Photo Credit: simazoran / iStockPhoto.com
How Genes, Environment and Lifestyle Can Influence Your Cancer Risk
No cancer is good, but lung cancer can be particularly scary. Not only is it a “silent” cancer, bringing few if any symptoms in the beginning, but it has been known to spread far and fast. For many, a lung cancer diagnosis comes with a grim prognosis.
However, every case is different. Depending on how and why the cancer started, the outlook could be brighter. Smoking is still the biggest risk factor all across the globe, but you may be surprised to learn of the other genetic and environment variables that could work against you.
Smoking and Lung Cancer Risk
There’s no denying that smoking is the easiest way to significantly increase your risk of developing lung cancer. At least 80 percent of lung cancer deaths can be traced to smoking, and even more can be attributed to secondhand smoking.
Not every smoker will develop lung cancer. A lot depends on how and how much you smoke, along with your genetic predisposition and other factors. Doctors suspect that cancer begins when the delicate cells that line the lungs are damaged severely or repeatedly, which means your particular cancer risk rests on:
- How long you’ve smoked
- How many cigarettes you smoke a day
- When you started smoking
Above all, the length of time you’ve been a smoker is the most important factor in determining your lung cancer risk. However, the amount you smoke plays an important role, too: heavy smokers are prone to small-cell lung cancer, a type that spreads quickly and is much more difficult to treat than non-small cell lung cancer.
Colorectal cancer is one of the leading cause of cancer-related deaths in the United States. Here's what you need to know about colon cancer.
Secondhand Smoke Can Be Just as Dangerous
Unlike smokers, people who breathe in secondhand smoke can’t quantify their intake of smoke, and that makes it difficult to pin down their specific risk of developing cancer.
However, experts suspect that people who live in a smoking house or work in a smoking environment have around a 25 percent higher lung cancer risk than those who aren’t exposed. When you spend most of your time in very smoky rooms, your lifetime risk could double.
How Can Non-Smokers Develop Lung Cancer?
Although the vast majority of lung cancer patients are long-term smokers, a healthy lifestyle won’t guarantee a cancer-free future. In fact, around 10 percent of lung cancer cases occur in people who have never smoked.
Most of non-smokers who develop lung cancer are diagnosed with adenocarcinoma, a specific type of non-small cell lung cancer. In many cases, two gene mutations are thought to trigger this type of lung cancer in otherwise healthy people: the EGFR molecular marker and the ALK marker.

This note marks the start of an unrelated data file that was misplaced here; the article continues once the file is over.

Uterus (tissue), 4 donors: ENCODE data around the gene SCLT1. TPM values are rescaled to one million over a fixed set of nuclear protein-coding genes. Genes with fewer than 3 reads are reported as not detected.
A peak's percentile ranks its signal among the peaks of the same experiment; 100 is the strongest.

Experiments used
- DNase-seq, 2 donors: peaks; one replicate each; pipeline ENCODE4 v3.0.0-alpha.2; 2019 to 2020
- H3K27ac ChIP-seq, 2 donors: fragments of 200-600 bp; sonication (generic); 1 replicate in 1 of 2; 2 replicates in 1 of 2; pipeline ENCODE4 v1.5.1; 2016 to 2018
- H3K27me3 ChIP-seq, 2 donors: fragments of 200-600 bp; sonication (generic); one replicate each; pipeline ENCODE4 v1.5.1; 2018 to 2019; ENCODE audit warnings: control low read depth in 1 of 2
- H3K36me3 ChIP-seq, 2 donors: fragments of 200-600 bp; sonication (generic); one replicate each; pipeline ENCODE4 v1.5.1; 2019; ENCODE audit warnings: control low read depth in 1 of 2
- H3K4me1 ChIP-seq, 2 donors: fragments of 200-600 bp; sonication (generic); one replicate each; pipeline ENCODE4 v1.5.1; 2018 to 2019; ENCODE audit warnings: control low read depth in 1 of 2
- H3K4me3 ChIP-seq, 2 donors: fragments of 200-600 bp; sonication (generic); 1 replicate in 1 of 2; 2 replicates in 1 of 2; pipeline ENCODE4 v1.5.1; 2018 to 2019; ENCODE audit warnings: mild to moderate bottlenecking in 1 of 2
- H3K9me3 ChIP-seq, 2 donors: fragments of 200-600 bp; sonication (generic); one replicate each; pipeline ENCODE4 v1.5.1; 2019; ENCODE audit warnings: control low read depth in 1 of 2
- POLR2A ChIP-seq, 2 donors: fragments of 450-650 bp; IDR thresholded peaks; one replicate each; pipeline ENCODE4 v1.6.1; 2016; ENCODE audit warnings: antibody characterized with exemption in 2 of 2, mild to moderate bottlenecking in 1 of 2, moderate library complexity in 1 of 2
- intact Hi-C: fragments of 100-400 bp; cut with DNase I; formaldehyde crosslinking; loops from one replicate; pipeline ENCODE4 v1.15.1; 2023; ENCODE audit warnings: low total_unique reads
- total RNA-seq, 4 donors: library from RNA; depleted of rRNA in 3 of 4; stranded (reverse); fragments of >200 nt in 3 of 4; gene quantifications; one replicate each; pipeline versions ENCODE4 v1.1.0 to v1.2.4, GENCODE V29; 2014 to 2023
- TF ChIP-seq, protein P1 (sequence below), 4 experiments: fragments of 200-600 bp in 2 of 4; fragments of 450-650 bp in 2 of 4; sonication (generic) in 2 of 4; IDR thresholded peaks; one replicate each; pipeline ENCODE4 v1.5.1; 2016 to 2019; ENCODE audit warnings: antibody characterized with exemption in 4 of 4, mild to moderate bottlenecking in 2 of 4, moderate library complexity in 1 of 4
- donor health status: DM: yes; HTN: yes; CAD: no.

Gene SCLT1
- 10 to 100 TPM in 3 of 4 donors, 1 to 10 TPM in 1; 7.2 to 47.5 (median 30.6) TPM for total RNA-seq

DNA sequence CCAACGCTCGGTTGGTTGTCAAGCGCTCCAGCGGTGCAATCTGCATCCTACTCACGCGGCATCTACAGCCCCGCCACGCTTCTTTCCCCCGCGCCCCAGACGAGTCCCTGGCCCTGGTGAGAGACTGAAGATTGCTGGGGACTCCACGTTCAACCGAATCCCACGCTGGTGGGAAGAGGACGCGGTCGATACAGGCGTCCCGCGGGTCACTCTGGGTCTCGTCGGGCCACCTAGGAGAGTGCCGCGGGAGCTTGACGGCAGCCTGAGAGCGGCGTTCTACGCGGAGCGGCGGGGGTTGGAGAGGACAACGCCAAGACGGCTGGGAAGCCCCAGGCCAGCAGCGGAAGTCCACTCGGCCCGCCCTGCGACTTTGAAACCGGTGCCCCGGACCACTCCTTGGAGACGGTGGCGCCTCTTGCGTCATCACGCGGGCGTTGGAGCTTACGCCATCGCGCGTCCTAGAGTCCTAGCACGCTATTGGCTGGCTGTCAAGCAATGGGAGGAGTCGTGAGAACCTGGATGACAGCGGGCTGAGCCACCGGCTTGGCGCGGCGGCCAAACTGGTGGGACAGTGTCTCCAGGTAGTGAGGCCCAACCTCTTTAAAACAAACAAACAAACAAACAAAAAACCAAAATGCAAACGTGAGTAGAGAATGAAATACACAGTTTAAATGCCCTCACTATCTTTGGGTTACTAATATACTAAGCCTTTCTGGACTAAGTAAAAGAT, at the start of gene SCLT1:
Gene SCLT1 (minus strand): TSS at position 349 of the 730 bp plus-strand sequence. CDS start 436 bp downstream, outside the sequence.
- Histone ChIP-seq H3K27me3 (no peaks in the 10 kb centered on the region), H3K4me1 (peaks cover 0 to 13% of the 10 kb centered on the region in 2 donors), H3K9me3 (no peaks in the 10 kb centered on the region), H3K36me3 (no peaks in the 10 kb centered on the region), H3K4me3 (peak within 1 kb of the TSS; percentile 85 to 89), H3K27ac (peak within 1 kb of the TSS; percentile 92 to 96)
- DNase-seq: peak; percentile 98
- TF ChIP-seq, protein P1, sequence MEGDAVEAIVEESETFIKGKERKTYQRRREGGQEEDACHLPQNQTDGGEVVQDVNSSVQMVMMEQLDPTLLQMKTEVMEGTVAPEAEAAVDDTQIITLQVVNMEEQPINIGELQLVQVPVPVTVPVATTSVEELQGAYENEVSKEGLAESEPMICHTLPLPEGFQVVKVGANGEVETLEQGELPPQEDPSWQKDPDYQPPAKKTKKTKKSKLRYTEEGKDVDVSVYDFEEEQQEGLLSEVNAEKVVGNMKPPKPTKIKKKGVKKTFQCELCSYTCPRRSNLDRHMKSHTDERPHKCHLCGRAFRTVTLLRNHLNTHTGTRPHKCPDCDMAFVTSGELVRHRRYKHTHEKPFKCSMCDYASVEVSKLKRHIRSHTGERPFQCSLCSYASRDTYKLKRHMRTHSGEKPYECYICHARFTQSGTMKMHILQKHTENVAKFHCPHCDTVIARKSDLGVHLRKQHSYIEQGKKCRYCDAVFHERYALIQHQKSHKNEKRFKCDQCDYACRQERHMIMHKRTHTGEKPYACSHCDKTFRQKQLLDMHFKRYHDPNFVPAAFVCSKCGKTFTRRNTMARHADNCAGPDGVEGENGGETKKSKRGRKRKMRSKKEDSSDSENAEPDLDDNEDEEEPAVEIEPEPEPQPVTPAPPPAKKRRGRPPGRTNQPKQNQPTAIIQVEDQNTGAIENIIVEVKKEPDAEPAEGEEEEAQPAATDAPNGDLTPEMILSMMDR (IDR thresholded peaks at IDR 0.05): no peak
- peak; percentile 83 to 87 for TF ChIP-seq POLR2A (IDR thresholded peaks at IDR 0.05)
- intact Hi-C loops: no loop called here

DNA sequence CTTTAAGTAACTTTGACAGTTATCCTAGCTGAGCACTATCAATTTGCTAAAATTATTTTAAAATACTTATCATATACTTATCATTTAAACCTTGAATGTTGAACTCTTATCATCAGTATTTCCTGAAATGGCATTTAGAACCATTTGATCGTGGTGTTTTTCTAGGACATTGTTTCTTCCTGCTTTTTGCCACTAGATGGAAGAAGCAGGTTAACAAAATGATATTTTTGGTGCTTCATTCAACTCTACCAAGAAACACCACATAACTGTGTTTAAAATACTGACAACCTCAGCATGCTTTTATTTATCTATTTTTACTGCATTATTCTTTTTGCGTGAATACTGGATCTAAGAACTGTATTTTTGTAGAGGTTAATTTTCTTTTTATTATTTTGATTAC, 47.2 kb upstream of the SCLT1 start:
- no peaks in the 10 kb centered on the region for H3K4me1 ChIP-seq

Just as passive smokers can experience the same health complications as smokers, you don’t need to directly inhale harmful pollutants and chemicals for damage to occur. Simply living or working around these substances can raise your risk of lung cancer or mesthelioma:
- Radon gas (can rise out of the earth and seep through buildings)
- Diesel exhaust (from trucks or industry)
- Asbestos (found in older homes and buildings)
- Air pollution (heavy air pollution could be as risky as second-hand smoke)
The illnesses you or members of your family have suffered from in the past could leave you vulnerable to lung cancer in the future. Previous lung disease (like tuberculosis) can dramatically increase your risk.
Having a first-degree relative (like a parent) with lung cancer raises your risk by up to 50 percent. However, that number could be even higher if a sibling has been diagnosed with lung cancer, and even higher if you also smoke. Experts have begun to search for a specific faulty gene to explain the family connection.
In some cases, a previous cancer can make it more likely to develop another type of cancer in the future; for many, it’s the cancer treatment that raises the risk of future problems.
Treatment for Hodgkin lymphoma, non-Hodgkin lymphoma, testicular cancer and uterine cancer will raise the risk of developing lung cancer, but not by much. If you’ve had radiation therapy for neck cancer, esophageal cancer or cervical cancer, your lung cancer risk also increases.
In some ways, lung cancer that doesn’t develop from smoking can be even more intrusive. For one, it often isn’t caught in the early stages: there aren’t many symptoms at the start, and lung cancer isn’t on a doctor’s or patient’s radar when cigarette smoking isn’t a variable.
What Research Means for Survival Rates
Lung cancer tends to get less attention than some other cancers, partly because of the smoking stigma. But without public and professional attention, less energy is put into raising awareness and funds and ultimately less money goes to research. This leave lung cancer patients — whether smokers or not — at an extra disadvantage.
However, there’s always reason to focus on the bright side. As experts learn more about genetic predisposition and gene mutations (like the EGFR and ALK markers), they can provide more targeted therapies — treatments that can add years of happy, high-quality life. Even stage four patients can have a far more optimistic prognosis than ever before.
For those who don’t have a genetic mutation, long-term survival may not be as common, but it’s also not out of reach. Taking your health into your own hands by not smoking, staying away from inhaled toxins, and knowing your family history can help you sidestep a life-threatening prognosis.